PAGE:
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Higher premiums from golden flax

There can be higher prices 
for golden flax, if growers 
can find the seed

“It’s like being a Klondike gold miner looking back in the hopper and seeing all that gold,” says Robert MacGregor, organic farmer and pedigreed seed grower. MacGregor is talking about harvesting golden flax. But just like gold prospecting getting your hand on some “colour” is not for the faint of heart. Something MacGregor knows well.

Golden or yellow flax has experienced a surge of interest over the past several years as health-conscious consumers have begun to add more flax to their diets. In 2014, Health Canada approved a health claim that eating ground whole flaxseed lowered blood cholesterol levels which is a major risk factor for heart disease.

The claim applies to both brown and golden flax, but it’s that Klondike gold colour that consumers are looking for in their grocery aisle. This consumer preference has helped farmers selling (organic or conventional) golden flax realize a premium of $3 to $5 per bushel over brown flax.

Flax marketers are also seeing a shift toward golden flax in overseas markets. Richard Zacharias, general manager of Prairie Flax Products in Portage La Prairie, Man., has watched his exports of golden flax grow. “Until about 2014, golden flax only made up around five to six per cent of our business, but interest from Asian markets (especially Korea) has increased our sales of golden flax.” Zacharias, who also markets flax to the US, Europe, Latin America and the Caribbean, estimates that the crop now represents about 25 to 30 per cent of his company’s sales.

The big challenge for marketers like Zacharias is sourcing enough golden flax to meet consumer demand. “We found there was a shortage of product earlier in the year,” says Zacharias. “Until about mid-summer, when we were able to find some old crop before this year’s harvest.”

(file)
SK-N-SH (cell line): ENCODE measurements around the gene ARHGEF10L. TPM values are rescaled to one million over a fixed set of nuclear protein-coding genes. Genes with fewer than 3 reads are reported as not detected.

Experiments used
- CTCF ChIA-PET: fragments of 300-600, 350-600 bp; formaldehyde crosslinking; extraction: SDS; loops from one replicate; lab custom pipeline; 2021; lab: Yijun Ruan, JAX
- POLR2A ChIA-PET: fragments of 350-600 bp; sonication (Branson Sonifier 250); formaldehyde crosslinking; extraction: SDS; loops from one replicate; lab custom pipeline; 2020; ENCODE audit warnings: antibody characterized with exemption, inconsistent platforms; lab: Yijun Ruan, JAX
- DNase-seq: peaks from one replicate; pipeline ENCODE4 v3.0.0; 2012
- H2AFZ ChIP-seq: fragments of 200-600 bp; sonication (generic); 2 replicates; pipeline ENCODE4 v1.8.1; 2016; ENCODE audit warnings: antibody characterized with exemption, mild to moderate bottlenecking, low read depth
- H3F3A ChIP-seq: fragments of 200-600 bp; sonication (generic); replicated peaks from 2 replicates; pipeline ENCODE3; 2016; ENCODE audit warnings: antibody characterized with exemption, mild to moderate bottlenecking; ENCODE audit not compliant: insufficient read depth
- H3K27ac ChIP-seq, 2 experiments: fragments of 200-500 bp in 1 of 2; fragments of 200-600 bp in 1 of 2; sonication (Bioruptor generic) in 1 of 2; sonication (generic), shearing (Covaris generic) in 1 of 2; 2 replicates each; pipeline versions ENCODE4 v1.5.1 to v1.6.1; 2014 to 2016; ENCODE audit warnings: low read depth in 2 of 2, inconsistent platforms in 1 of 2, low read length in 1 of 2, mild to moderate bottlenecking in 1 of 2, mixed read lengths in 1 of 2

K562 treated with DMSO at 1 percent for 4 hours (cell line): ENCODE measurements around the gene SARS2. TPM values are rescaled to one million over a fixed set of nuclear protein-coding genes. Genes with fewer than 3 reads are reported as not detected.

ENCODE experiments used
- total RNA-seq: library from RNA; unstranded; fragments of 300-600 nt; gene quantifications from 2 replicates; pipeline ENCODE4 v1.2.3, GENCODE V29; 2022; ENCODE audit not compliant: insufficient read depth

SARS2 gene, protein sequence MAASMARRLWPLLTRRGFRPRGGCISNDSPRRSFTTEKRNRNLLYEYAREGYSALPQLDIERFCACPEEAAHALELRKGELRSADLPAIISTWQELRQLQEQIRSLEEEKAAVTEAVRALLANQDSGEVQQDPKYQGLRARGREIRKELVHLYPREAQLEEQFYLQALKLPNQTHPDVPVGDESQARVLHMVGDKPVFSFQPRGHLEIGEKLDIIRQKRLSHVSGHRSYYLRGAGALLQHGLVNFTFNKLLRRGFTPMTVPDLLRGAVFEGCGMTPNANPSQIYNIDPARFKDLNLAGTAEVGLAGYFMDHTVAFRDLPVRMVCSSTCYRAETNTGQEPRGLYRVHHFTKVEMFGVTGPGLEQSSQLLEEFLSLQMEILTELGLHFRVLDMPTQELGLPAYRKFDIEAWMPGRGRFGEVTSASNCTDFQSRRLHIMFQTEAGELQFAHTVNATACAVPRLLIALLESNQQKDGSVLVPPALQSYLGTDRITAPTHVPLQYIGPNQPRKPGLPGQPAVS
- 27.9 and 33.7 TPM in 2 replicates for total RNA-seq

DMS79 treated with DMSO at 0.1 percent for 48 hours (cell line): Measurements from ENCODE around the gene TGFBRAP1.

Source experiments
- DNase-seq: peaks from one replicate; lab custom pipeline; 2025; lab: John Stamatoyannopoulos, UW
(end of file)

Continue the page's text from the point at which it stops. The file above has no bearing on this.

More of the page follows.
Getting the seed

Producers have also had trouble sourcing golden flax seed. “I had producers calling me up even before I had any golden flax seed for sale,” says MacGregor, who farms by Garrick, Sask., near Choiceland. He adds it was especially difficult for organic producers because other seed suppliers were not interested in supplying the organic market. It was this need that compelled MacGregor to look into the matter.

But as MacGregor found there are fewer varieties of golden flax available to producers. This is because for years the yellow seed coat trait was used as a phenotypic (grade) marker for Solin varieties of flax. Solin or Linola flax varieties were developed with low alpha-linolenic fatty acid (ALA) levels (roughly three per cent), which gave the oil higher solidification temperatures which was suitable for the margarine industry. However, the market for Solin didn’t materialize and in 2013 all Solin varieties were deregistered. This decoupled the yellow seed trait from Solin.

Today, there are only a few registered varieties of golden flax. MacGregor was able to get his hands on some AC Nugget in 2015. In 2016, he acquired the license for a new variety of golden flax, CDC Melyn, which was developed by University of Saskatchewan flax breeder Helen Booker and her team of researchers.

Yet another wrinkle hit this fall when MacGregor’s two acres of CDC Melyn were buried in an early October snow storm. MacGregor spent the rest of October and November waiting for conditions to improve. He was finally able to harvest the crop in December, once temperatures plunged and freeze dried the seed. 2016 will be a lost year for MacGregor, but he says he’ll be back at it next year trying to multiply his seed. And, with some luck, he’ll be able to offer producers registered CDC Melyn in the 2019 crop year.

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